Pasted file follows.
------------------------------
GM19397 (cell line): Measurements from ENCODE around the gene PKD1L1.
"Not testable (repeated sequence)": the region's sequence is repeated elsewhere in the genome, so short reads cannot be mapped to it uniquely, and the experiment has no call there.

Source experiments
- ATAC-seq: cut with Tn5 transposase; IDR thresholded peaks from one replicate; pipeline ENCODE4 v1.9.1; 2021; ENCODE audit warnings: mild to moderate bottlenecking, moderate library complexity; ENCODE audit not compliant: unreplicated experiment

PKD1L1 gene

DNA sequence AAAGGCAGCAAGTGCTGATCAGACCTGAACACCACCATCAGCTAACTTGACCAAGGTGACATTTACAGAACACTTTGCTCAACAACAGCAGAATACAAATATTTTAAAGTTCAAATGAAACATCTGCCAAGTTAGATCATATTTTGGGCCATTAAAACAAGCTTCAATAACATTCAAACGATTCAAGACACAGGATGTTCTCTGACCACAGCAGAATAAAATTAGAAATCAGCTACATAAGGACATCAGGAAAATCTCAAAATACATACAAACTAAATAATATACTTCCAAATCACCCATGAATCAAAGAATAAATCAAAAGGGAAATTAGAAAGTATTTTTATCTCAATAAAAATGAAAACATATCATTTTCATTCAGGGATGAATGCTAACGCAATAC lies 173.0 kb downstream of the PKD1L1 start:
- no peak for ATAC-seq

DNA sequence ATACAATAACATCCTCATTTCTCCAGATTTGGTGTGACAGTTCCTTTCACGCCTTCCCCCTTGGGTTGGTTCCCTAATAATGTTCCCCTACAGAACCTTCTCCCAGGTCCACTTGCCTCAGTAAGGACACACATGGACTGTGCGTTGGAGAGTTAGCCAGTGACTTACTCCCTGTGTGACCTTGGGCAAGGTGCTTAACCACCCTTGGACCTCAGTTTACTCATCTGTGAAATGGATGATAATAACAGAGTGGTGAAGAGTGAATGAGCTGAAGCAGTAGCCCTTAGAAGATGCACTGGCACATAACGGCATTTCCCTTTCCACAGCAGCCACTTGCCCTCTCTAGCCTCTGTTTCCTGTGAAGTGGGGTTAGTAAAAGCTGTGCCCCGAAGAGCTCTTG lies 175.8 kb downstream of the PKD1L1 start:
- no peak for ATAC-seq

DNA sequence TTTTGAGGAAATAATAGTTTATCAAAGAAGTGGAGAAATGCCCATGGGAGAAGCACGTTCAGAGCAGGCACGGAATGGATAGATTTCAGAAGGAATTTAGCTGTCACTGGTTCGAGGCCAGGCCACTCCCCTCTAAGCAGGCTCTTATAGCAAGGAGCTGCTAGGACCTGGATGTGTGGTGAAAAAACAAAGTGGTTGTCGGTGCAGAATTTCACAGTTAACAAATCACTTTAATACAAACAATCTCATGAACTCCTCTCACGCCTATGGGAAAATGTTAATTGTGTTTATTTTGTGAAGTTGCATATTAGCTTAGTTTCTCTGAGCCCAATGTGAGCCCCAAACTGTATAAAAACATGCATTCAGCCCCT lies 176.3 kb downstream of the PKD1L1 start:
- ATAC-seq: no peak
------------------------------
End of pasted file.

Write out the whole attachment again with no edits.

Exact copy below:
GM19397 (cell line): Measurements from ENCODE around the gene PKD1L1.
"Not testable (repeated sequence)": the region's sequence is repeated elsewhere in the genome, so short reads cannot be mapped to it uniquely, and the experiment has no call there.

Source experiments
- ATAC-seq: cut with Tn5 transposase; IDR thresholded peaks from one replicate; pipeline ENCODE4 v1.9.1; 2021; ENCODE audit warnings: mild to moderate bottlenecking, moderate library complexity; ENCODE audit not compliant: unreplicated experiment

PKD1L1 gene

DNA sequence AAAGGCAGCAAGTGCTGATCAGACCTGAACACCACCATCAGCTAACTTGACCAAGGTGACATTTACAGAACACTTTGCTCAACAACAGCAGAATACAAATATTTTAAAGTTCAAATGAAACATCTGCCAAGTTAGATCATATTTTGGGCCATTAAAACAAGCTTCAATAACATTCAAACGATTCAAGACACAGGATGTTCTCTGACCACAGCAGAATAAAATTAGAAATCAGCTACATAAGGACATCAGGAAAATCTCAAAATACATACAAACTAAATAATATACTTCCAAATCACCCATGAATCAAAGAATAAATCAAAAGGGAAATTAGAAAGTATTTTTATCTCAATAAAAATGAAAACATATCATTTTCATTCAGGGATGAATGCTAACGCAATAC lies 173.0 kb downstream of the PKD1L1 start:
- no peak for ATAC-seq

DNA sequence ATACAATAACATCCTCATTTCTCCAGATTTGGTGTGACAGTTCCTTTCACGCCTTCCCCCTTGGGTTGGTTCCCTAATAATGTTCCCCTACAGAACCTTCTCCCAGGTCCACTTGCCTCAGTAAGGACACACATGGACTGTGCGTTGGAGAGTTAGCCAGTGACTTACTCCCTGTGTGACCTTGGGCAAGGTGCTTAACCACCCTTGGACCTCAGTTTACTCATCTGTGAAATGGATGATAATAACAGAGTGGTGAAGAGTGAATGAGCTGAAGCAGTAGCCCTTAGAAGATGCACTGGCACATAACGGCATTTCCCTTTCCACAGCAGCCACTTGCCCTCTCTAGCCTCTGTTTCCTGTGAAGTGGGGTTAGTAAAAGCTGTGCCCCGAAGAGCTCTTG lies 175.8 kb downstream of the PKD1L1 start:
- no peak for ATAC-seq

DNA sequence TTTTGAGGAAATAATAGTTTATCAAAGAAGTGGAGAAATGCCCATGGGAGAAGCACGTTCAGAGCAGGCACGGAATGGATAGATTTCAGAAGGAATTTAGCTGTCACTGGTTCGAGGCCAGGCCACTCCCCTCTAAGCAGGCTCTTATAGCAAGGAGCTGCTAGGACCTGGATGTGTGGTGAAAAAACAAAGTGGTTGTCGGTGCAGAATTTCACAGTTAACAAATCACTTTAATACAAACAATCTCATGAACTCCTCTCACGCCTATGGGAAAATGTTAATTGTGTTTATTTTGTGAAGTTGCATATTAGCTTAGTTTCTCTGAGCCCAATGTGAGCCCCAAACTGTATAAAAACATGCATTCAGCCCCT lies 176.3 kb downstream of the PKD1L1 start:
- ATAC-seq: no peak